A coupler gauge is a really handy tool and is only a few dollars. You don't need to get the trip pin pliers - regular pliers will work (or trim off the hose!).

    Hope that helps.

  16. Russ Bellinis

    Russ Bellinis Active Member

    One more thing you have to watch out for with the Kadee "knock offs is that most use a "plastic leaf spring" to hold the knuckle closed. In a very short time that leaf spring loses tension and the knuckle opens up. I have also used Accumate couplers from Acurail. They have the draft gear split in half horizontally with the knuckle cast on one part of the draft gear and the rest of the coupler on the other. I have found with them in backing moves with a heavy cut of cars that the knuckle will sometimes jam in the open position. The main problem with the Kadees is that they will occasionally lose the little brass knuckle spring. I save the spare knuckle springs with spare couplers and parts in a little plastic compartmentalized box with a clear hinged cover. The spare coupler box stays in the tool box I carry to meets in case I need to repair a coupler. Kadee also sells a tool called a "spring pic" that works better than anything else I've tried to pick up Kadee coupler knuckle springs, and it also helps tremendously in installing the "little buggers."
  17. MasonJar

    MasonJar It's not rocket surgery

    Another trick to installing replacement springs is to put some thread through the spring and tie it in a loop. Then you can use a needle (or the spring picker) to position the spring without worrying if it will fly away! Once the spring is in place, you can cut the loop and remove the thread.

    If you are really daring, you can secure one end of the spring with a tiny, tiny bit of CA to make sure it does not come off. Use gel/gap filling/"thick" CA, and apply the smallest drop you can with the pointy end of a pin. The gel CA will not wick into the coils of the spring as much as the regular stuff.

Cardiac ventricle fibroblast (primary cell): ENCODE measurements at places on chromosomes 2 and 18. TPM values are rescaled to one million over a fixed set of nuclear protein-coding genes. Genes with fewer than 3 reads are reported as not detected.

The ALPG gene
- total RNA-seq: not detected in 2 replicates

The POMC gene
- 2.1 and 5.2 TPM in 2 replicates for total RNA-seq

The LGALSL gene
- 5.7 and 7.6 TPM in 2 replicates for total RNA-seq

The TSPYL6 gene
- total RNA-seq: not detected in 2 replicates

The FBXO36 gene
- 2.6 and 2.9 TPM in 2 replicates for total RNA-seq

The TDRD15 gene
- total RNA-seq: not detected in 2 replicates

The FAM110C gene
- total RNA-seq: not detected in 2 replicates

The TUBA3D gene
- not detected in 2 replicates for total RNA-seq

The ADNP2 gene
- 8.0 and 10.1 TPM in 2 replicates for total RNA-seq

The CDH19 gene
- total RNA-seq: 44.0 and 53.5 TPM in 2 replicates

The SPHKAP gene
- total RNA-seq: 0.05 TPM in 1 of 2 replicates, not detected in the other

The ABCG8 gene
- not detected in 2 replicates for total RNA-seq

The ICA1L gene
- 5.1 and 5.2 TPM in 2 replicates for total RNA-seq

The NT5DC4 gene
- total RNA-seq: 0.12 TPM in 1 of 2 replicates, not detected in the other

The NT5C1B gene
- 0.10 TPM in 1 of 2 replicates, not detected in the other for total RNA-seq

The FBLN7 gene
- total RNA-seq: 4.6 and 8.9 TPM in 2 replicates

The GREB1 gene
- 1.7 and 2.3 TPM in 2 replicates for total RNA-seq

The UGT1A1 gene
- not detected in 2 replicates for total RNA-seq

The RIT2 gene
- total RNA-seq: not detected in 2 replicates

18. Gil Finn

    Gil Finn Active Member

    Yes I have done that.

    Indeed some of the coupler are of differnt hights.

    Some are mising parts so I will box those up for later work and repair and move ahead with what works now.

    I have gone over the track also and adjusted the high and low spots and that helped.
  19. jeffrey-wimberl

    jeffrey-wimberl Active Member

    Yes, smooth track is something that is often overlooked by young and/or inexperienced modeler's and makes it's importance known when they have "mysterious" uncouplings, or that fancy steamer won't stay on the track. Most diesels are very tolerant of bad track work, but steamers will find the flaws every time. The same goes for couplers. X2F's have that lower shelf on them that prevents the couplers sliding over/under each other. Rises and dips in the track, especially at track joints will cause Kadee's (non-shelf types) to slide over/under each other. Don't ask how I know, suffice it to say that I had to go back and level my track.
  20. Russ Bellinis

    Russ Bellinis Active Member

    I think that one of the biggest challenges when we set up a modular layout is to get the joining modules to the same level and eliminate any dips between modules. Often a small dip won't bother frieght cars which are relatively short with a few exceptions, but then someone will run a passenger train and start having cars uncouple all over the layout.